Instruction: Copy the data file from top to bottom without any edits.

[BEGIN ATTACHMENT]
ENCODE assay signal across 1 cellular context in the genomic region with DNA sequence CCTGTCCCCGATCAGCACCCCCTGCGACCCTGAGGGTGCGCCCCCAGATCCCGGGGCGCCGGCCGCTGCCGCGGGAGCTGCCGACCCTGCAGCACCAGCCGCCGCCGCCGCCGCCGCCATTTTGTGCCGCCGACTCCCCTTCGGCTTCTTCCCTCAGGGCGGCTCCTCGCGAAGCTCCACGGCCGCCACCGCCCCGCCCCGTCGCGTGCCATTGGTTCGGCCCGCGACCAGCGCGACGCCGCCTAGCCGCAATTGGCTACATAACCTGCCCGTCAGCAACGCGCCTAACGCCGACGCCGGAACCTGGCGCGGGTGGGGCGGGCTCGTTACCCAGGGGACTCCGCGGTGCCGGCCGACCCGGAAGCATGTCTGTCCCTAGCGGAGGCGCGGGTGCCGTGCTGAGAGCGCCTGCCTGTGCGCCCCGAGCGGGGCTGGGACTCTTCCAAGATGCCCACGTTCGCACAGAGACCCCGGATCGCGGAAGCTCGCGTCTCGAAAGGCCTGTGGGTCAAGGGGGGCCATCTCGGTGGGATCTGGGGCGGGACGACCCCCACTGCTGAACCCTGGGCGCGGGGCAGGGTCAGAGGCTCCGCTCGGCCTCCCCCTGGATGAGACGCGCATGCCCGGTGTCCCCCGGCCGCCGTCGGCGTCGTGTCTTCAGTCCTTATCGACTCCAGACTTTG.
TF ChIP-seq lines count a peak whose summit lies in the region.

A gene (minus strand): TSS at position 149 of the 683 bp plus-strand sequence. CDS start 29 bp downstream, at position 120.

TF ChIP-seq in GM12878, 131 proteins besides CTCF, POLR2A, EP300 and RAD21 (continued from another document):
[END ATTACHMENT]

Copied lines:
ENCODE assay signal across 1 cellular context in the genomic region with DNA sequence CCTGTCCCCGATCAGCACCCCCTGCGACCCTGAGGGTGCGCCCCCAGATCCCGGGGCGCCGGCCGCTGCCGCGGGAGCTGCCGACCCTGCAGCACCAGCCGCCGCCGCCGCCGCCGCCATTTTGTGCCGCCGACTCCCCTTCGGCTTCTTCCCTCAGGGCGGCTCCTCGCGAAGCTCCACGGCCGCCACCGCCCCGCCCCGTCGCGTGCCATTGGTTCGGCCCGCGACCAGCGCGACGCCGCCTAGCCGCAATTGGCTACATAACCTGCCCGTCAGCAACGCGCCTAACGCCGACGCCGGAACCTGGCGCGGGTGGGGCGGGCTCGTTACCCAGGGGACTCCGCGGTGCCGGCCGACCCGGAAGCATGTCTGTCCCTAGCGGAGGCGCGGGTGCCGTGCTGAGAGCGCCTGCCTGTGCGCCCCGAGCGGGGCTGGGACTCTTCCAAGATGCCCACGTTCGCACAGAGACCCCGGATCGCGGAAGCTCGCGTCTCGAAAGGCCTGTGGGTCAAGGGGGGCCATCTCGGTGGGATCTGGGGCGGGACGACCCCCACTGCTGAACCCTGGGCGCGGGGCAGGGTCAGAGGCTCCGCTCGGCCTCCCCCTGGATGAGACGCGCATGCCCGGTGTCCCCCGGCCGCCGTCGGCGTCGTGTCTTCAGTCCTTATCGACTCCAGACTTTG.
TF ChIP-seq lines count a peak whose summit lies in the region.

A gene (minus strand): TSS at position 149 of the 683 bp plus-strand sequence. CDS start 29 bp downstream, at position 120.

TF ChIP-seq in GM12878, 131 proteins besides CTCF, POLR2A, EP300 and RAD21 (continued from another document):